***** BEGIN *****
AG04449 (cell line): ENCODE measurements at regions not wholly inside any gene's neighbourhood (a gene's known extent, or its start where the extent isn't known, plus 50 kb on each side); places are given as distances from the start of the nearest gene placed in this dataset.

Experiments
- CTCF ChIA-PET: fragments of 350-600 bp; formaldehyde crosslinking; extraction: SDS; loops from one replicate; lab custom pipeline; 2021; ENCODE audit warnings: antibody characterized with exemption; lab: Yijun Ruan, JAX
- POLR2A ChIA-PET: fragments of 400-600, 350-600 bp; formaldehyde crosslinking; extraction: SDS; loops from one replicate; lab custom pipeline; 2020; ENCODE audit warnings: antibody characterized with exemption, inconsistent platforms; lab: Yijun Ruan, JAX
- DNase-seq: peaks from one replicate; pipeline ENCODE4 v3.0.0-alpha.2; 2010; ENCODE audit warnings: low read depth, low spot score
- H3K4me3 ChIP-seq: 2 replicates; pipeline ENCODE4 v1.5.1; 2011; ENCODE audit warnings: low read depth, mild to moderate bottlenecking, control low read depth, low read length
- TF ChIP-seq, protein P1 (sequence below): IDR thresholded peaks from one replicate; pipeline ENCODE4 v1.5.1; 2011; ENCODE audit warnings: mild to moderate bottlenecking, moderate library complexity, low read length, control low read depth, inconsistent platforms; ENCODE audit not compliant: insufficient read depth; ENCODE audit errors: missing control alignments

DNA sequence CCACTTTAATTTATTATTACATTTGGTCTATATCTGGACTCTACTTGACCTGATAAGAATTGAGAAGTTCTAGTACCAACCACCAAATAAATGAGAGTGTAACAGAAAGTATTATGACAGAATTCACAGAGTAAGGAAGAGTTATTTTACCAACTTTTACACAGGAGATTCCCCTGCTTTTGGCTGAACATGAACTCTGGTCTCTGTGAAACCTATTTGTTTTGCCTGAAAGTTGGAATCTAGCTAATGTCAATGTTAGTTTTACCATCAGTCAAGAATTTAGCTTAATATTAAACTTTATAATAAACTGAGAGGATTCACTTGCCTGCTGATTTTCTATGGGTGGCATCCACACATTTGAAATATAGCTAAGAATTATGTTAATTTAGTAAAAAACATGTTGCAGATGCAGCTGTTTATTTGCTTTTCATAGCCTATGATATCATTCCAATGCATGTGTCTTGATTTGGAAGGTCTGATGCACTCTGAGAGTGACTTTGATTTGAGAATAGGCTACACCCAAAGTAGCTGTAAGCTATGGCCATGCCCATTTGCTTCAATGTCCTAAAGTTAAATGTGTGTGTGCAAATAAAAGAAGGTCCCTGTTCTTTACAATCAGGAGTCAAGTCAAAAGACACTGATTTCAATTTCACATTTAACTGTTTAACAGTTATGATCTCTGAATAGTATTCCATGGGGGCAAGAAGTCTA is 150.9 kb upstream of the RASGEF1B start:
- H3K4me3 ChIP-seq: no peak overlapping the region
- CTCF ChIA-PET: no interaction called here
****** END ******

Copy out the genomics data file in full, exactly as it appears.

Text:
AG04449 (cell line): ENCODE measurements at regions not wholly inside any gene's neighbourhood (a gene's known extent, or its start where the extent isn't known, plus 50 kb on each side); places are given as distances from the start of the nearest gene placed in this dataset.

Experiments
- CTCF ChIA-PET: fragments of 350-600 bp; formaldehyde crosslinking; extraction: SDS; loops from one replicate; lab custom pipeline; 2021; ENCODE audit warnings: antibody characterized with exemption; lab: Yijun Ruan, JAX
- POLR2A ChIA-PET: fragments of 400-600, 350-600 bp; formaldehyde crosslinking; extraction: SDS; loops from one replicate; lab custom pipeline; 2020; ENCODE audit warnings: antibody characterized with exemption, inconsistent platforms; lab: Yijun Ruan, JAX
- DNase-seq: peaks from one replicate; pipeline ENCODE4 v3.0.0-alpha.2; 2010; ENCODE audit warnings: low read depth, low spot score
- H3K4me3 ChIP-seq: 2 replicates; pipeline ENCODE4 v1.5.1; 2011; ENCODE audit warnings: low read depth, mild to moderate bottlenecking, control low read depth, low read length
- TF ChIP-seq, protein P1 (sequence below): IDR thresholded peaks from one replicate; pipeline ENCODE4 v1.5.1; 2011; ENCODE audit warnings: mild to moderate bottlenecking, moderate library complexity, low read length, control low read depth, inconsistent platforms; ENCODE audit not compliant: insufficient read depth; ENCODE audit errors: missing control alignments

DNA sequence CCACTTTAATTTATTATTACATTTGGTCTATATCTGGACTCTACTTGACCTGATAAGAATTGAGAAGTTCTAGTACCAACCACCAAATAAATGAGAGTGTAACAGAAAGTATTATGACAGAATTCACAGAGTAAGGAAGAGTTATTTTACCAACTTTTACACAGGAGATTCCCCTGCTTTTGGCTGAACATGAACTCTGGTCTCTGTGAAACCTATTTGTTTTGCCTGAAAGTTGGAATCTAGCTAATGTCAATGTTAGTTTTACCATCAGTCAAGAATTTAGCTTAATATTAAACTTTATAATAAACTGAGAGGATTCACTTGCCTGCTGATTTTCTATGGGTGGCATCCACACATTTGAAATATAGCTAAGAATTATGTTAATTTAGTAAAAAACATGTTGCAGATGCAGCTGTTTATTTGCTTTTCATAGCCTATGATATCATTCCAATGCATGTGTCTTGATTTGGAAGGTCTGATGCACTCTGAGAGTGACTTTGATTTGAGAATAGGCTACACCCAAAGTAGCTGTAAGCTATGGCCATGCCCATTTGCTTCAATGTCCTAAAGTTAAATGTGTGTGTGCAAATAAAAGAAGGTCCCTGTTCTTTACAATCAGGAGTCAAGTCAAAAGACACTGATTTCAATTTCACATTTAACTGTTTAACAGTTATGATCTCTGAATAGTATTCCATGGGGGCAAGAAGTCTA is 150.9 kb upstream of the RASGEF1B start:
- H3K4me3 ChIP-seq: no peak overlapping the region
- CTCF ChIA-PET: no interaction called here